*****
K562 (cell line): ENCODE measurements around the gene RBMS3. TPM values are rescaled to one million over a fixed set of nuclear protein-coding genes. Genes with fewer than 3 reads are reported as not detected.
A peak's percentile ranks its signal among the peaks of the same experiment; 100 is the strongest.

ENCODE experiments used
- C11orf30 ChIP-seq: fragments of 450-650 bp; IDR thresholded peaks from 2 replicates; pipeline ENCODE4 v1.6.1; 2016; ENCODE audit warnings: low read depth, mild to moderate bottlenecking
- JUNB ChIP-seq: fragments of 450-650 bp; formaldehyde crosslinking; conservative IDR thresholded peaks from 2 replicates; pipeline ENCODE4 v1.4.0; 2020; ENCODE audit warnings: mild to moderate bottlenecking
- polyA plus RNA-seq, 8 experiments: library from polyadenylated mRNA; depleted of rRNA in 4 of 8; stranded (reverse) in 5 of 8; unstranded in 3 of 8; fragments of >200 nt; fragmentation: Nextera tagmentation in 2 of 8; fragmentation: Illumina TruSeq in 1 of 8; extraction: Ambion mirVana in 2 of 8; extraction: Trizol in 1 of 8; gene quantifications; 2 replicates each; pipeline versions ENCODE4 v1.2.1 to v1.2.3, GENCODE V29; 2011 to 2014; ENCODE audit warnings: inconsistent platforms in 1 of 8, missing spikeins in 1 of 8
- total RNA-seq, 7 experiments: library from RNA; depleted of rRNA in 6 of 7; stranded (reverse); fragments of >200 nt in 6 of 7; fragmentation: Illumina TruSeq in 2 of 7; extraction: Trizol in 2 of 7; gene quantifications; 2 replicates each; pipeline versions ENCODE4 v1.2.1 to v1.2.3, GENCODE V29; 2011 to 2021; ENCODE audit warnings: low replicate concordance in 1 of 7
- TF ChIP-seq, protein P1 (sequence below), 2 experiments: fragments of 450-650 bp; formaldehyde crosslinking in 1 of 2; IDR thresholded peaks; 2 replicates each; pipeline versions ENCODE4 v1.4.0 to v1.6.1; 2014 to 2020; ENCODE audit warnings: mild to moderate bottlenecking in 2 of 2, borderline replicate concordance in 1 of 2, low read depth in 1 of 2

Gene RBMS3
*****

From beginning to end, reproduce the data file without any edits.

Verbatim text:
K562 (cell line): ENCODE measurements around the gene RBMS3. TPM values are rescaled to one million over a fixed set of nuclear protein-coding genes. Genes with fewer than 3 reads are reported as not detected.
A peak's percentile ranks its signal among the peaks of the same experiment; 100 is the strongest.

ENCODE experiments used
- C11orf30 ChIP-seq: fragments of 450-650 bp; IDR thresholded peaks from 2 replicates; pipeline ENCODE4 v1.6.1; 2016; ENCODE audit warnings: low read depth, mild to moderate bottlenecking
- JUNB ChIP-seq: fragments of 450-650 bp; formaldehyde crosslinking; conservative IDR thresholded peaks from 2 replicates; pipeline ENCODE4 v1.4.0; 2020; ENCODE audit warnings: mild to moderate bottlenecking
- polyA plus RNA-seq, 8 experiments: library from polyadenylated mRNA; depleted of rRNA in 4 of 8; stranded (reverse) in 5 of 8; unstranded in 3 of 8; fragments of >200 nt; fragmentation: Nextera tagmentation in 2 of 8; fragmentation: Illumina TruSeq in 1 of 8; extraction: Ambion mirVana in 2 of 8; extraction: Trizol in 1 of 8; gene quantifications; 2 replicates each; pipeline versions ENCODE4 v1.2.1 to v1.2.3, GENCODE V29; 2011 to 2014; ENCODE audit warnings: inconsistent platforms in 1 of 8, missing spikeins in 1 of 8
- total RNA-seq, 7 experiments: library from RNA; depleted of rRNA in 6 of 7; stranded (reverse); fragments of >200 nt in 6 of 7; fragmentation: Illumina TruSeq in 2 of 7; extraction: Trizol in 2 of 7; gene quantifications; 2 replicates each; pipeline versions ENCODE4 v1.2.1 to v1.2.3, GENCODE V29; 2011 to 2021; ENCODE audit warnings: low replicate concordance in 1 of 7
- TF ChIP-seq, protein P1 (sequence below), 2 experiments: fragments of 450-650 bp; formaldehyde crosslinking in 1 of 2; IDR thresholded peaks; 2 replicates each; pipeline versions ENCODE4 v1.4.0 to v1.6.1; 2014 to 2020; ENCODE audit warnings: mild to moderate bottlenecking in 2 of 2, borderline replicate concordance in 1 of 2, low read depth in 1 of 2

Gene RBMS3